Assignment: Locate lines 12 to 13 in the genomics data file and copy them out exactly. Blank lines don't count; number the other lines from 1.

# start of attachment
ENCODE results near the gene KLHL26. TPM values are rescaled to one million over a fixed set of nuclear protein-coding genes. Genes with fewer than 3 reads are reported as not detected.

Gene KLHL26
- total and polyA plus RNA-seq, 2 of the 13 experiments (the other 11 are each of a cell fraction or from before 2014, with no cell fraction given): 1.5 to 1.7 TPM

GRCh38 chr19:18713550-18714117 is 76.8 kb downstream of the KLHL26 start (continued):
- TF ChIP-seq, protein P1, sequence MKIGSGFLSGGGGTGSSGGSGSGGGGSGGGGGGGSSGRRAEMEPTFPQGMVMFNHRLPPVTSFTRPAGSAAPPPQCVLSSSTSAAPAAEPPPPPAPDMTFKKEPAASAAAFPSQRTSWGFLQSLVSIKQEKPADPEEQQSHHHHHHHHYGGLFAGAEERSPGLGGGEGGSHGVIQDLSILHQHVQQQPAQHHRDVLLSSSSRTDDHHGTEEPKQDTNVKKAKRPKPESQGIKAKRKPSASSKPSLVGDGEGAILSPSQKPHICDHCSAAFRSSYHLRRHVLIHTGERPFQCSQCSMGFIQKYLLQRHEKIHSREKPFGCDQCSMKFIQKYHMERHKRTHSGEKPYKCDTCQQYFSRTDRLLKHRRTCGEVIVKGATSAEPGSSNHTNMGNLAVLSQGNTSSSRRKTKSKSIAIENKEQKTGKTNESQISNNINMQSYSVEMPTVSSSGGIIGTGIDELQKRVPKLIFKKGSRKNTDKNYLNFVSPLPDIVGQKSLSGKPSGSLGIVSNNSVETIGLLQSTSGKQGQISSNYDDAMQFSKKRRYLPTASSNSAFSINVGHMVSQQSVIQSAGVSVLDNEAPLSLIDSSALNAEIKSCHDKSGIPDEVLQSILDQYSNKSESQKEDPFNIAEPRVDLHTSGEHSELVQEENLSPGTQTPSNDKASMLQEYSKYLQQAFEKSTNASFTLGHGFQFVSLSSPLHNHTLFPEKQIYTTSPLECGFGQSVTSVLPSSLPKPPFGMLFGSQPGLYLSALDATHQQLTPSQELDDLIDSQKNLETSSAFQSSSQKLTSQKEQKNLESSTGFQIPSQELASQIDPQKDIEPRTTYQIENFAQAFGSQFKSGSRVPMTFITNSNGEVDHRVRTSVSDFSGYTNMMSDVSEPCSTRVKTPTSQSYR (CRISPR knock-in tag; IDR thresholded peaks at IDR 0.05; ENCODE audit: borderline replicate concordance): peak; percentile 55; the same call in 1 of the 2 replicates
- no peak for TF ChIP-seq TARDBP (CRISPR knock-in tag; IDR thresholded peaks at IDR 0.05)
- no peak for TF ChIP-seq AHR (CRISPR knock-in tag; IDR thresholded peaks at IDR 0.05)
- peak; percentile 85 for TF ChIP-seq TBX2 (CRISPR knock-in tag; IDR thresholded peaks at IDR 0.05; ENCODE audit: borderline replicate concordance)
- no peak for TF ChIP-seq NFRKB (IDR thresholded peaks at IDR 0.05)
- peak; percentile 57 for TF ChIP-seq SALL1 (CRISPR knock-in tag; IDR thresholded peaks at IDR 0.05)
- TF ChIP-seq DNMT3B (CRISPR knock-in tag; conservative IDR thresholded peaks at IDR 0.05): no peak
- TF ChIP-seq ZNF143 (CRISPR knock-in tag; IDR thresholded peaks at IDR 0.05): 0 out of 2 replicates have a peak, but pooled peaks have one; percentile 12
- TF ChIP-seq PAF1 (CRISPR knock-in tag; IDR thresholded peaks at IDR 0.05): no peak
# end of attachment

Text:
- TF ChIP-seq ZNF143 (CRISPR knock-in tag; IDR thresholded peaks at IDR 0.05): 0 out of 2 replicates have a peak, but pooled peaks have one; percentile 12
- TF ChIP-seq PAF1 (CRISPR knock-in tag; IDR thresholded peaks at IDR 0.05): no peak